Zavala LE, Pardo-López L, Cantón PE, Gómez I, Soberón M, Bravo A (2011) Domains II and III of Bacillus thuringiensis Cry1Ab toxin remain exposed to the solvent after insertion of part domain I into the membrane. J Biol Chem 286:19109–19117
Zhou Z, Liu Y, Liang G, Huang Y, Bravo A, Soberón M, Song F, Zhou X, Zhang J (2017) Insecticidal specificity of Cry1Ah to Helicoverpa armigera is determined by binding of APN1 via domain II loops 2 and 3. Appl Environ Microb 83:e02864–e02816
The present investigation was supported by the National Natural Science Foundation of China (31972335), the Extended Project of National Natural Science Foundation of Fujian Academy of Agricultural Sciences (GJYS209003) and the Cultivation Fund of Fujian Academy of Agricultural Sciences (AGP208-4).
Ethics approval and consent to participate
This article does not contain any studies with human participants or animals performed by any of the authors.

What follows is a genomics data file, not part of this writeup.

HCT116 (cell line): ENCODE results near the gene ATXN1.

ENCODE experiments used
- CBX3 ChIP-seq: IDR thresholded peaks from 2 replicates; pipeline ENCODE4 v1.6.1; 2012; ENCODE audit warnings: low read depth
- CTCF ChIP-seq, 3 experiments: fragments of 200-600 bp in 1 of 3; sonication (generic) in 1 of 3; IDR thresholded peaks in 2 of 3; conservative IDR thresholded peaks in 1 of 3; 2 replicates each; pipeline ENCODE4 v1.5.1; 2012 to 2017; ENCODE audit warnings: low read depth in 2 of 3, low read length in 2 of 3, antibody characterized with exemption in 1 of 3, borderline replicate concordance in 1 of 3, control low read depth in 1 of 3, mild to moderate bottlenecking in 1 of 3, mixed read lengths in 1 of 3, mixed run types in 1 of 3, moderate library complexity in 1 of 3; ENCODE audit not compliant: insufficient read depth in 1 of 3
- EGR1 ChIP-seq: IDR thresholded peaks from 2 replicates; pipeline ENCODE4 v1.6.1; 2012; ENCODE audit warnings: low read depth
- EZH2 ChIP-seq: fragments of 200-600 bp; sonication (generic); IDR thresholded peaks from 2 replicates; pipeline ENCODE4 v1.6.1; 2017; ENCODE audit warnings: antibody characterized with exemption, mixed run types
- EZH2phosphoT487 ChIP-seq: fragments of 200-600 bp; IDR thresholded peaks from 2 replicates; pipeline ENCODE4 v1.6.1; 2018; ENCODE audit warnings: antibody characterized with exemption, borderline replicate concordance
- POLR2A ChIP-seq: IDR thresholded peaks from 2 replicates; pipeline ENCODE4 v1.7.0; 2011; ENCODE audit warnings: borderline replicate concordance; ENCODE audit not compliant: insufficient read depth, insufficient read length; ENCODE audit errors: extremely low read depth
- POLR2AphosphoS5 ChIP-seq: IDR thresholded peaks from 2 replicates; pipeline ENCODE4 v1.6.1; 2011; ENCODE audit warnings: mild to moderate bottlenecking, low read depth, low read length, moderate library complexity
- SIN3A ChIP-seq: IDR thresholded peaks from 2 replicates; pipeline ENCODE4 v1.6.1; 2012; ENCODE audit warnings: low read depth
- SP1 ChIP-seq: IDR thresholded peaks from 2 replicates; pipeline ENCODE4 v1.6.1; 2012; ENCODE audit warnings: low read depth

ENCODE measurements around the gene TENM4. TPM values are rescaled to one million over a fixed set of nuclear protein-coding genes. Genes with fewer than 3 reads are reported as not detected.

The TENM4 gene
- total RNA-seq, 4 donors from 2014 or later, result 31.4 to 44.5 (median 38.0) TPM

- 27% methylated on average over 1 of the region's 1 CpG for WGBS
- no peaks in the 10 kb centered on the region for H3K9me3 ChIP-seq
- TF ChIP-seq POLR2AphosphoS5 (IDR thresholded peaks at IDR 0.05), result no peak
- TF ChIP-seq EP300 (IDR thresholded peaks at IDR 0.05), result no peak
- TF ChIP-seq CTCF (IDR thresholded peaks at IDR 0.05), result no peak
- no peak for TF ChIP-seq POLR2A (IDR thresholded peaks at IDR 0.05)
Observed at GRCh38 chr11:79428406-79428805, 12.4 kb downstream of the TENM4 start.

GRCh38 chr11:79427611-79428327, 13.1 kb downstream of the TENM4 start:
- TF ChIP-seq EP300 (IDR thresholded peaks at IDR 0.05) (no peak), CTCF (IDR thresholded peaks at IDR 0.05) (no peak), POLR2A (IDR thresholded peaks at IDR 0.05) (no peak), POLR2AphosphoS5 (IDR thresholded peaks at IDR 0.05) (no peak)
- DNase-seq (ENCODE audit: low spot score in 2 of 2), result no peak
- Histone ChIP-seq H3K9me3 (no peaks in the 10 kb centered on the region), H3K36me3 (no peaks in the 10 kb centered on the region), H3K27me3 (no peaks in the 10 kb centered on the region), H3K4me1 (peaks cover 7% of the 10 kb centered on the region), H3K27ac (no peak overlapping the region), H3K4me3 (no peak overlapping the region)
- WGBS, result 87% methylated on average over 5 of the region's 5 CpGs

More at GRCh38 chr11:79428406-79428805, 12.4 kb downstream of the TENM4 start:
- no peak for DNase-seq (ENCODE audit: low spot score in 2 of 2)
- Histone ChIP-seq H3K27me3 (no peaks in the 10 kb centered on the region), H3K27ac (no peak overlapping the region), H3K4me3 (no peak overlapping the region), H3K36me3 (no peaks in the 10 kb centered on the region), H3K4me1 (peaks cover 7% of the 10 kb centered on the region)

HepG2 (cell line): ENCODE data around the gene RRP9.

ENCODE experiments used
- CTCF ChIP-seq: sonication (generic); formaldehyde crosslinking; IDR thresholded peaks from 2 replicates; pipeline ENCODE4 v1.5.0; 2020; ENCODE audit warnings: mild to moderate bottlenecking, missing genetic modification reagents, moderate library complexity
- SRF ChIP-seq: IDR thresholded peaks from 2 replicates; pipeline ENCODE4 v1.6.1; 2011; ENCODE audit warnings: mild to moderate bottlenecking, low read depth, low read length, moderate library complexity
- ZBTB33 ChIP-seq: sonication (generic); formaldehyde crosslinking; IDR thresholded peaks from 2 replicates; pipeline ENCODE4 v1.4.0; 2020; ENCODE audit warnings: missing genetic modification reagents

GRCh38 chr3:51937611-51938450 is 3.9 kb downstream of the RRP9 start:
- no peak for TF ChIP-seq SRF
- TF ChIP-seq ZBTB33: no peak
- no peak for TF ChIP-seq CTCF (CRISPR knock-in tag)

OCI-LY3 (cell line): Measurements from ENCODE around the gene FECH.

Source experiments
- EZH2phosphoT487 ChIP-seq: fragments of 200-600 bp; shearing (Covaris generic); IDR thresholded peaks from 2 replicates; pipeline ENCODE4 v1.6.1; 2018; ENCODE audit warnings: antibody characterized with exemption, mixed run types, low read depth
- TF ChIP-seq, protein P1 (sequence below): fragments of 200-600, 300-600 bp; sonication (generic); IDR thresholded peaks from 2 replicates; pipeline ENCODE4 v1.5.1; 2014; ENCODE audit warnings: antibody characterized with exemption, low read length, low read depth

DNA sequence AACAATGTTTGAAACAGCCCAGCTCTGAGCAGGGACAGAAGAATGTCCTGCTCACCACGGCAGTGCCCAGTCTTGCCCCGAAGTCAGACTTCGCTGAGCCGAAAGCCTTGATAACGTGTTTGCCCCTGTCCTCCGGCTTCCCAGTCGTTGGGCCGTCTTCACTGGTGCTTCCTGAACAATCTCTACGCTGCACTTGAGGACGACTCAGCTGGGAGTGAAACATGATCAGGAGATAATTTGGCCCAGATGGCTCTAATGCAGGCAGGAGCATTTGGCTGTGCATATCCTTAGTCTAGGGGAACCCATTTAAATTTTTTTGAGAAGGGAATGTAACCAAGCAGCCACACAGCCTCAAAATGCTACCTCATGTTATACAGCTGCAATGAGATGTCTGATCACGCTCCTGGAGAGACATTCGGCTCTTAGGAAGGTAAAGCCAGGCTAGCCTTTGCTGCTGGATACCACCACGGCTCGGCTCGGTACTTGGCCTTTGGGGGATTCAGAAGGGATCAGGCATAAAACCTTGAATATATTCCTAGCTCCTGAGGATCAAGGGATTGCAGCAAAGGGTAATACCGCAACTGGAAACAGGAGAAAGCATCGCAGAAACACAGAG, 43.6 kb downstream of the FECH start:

Consent for publication
All authors have provided consent for this publication.
All the authors declare that they do not have any conflict of interest.
Springer Nature remains neutral with regard to jurisdictional claims in published maps and institutional affiliations.
Primer sequences used for the generation of mutants Cry2Ab. Figure S1. (A) Amplification of front and rear cry2Ab helix-α4 mutant DNA by PCR; (B) Amplification of front and rear cry2Ab helix-α5 mutant DNA by PCR; (C) Amplification of full-length DNA fragment of cry2Ab mutant by overlap extension PCR. Figure S2. Verification of recombinant plasmid by colony PCR. (A) Cry2Ab mutants in helix-α4; (B) Cry2Ab mutants in helix-α5. Figure S3. Verification of recombinant plasmid by restriction enzyme digestion. (A) Cry2Ab mutants in helix-α4; (B) Cry2Ab mutants in helix-α5.
About this article
Cite this article
Pan, ZZ., Xu, L., Liu, B. et al. Key residues of Bacillus thuringiensis Cry2Ab for oligomerization and pore-formation activity. AMB Expr 11, 112 (2021). https://doi.org/10.1186/s13568-021-01270-0